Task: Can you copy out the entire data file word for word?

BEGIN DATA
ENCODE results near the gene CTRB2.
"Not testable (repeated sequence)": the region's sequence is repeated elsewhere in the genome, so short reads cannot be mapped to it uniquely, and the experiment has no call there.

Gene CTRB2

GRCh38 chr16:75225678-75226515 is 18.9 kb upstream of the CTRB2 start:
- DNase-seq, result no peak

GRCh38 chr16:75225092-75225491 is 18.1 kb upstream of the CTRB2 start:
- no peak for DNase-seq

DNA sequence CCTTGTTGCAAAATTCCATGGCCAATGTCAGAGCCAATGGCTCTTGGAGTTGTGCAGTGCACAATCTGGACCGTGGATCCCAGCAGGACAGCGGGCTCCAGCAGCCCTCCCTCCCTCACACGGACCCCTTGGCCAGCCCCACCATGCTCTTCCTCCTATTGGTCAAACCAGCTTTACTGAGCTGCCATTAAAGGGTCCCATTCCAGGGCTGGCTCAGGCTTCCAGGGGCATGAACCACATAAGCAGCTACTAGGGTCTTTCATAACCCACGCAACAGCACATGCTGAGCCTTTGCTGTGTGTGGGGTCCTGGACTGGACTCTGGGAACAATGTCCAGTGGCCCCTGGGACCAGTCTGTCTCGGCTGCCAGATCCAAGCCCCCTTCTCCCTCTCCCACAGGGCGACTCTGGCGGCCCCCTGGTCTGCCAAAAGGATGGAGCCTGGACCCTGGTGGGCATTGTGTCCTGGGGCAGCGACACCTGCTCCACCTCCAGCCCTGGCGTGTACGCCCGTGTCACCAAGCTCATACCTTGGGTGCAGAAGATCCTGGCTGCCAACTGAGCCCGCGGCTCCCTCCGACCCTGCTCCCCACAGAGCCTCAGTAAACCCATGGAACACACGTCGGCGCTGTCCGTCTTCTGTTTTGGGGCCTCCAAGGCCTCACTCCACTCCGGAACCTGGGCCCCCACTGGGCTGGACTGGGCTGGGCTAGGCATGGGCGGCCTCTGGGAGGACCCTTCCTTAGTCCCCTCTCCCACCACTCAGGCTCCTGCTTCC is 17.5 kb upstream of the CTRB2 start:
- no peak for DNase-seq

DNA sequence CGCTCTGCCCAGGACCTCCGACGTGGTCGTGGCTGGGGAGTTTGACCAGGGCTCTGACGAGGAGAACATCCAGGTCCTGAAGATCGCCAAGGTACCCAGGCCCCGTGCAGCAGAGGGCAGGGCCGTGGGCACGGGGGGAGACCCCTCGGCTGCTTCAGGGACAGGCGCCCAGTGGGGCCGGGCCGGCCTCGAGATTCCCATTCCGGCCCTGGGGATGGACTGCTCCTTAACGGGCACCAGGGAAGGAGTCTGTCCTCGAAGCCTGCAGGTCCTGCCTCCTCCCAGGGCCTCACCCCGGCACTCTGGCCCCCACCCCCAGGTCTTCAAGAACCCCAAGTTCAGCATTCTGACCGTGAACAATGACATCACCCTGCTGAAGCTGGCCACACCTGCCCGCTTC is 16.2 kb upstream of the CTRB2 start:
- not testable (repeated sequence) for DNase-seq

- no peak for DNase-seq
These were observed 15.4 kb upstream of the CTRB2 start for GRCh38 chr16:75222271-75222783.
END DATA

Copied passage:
ENCODE results near the gene CTRB2.
"Not testable (repeated sequence)": the region's sequence is repeated elsewhere in the genome, so short reads cannot be mapped to it uniquely, and the experiment has no call there.

Gene CTRB2

GRCh38 chr16:75225678-75226515 is 18.9 kb upstream of the CTRB2 start:
- DNase-seq, result no peak

GRCh38 chr16:75225092-75225491 is 18.1 kb upstream of the CTRB2 start:
- no peak for DNase-seq

DNA sequence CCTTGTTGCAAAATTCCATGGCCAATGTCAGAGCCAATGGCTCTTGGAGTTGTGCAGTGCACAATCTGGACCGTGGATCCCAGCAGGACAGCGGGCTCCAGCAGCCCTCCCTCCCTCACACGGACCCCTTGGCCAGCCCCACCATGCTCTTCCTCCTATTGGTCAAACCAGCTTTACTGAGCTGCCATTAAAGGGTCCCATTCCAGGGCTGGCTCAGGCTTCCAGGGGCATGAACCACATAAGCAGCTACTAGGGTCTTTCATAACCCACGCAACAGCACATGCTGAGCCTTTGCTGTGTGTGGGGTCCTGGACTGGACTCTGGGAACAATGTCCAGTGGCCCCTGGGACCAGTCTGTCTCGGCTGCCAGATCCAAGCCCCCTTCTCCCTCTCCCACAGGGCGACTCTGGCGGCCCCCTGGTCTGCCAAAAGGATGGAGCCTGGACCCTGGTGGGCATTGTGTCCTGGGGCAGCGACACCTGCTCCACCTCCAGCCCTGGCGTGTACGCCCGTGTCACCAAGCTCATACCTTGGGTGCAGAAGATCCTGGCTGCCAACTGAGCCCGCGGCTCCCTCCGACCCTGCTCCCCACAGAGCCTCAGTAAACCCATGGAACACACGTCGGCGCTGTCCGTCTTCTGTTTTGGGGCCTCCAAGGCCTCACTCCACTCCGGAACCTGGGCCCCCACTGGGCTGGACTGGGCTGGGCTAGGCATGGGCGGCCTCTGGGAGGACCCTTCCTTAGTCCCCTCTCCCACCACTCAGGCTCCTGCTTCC is 17.5 kb upstream of the CTRB2 start:
- no peak for DNase-seq

DNA sequence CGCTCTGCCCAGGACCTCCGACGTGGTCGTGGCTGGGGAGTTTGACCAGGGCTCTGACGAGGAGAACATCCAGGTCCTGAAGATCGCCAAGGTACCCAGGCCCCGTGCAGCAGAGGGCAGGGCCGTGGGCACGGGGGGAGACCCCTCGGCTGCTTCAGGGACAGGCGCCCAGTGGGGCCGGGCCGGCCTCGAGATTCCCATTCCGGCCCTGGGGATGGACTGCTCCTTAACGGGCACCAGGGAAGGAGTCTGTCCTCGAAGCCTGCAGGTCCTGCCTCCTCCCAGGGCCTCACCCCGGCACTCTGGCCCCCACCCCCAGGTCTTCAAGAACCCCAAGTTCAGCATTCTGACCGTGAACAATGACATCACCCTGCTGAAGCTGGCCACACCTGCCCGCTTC is 16.2 kb upstream of the CTRB2 start:
- not testable (repeated sequence) for DNase-seq

- no peak for DNase-seq
These were observed 15.4 kb upstream of the CTRB2 start for GRCh38 chr16:75222271-75222783.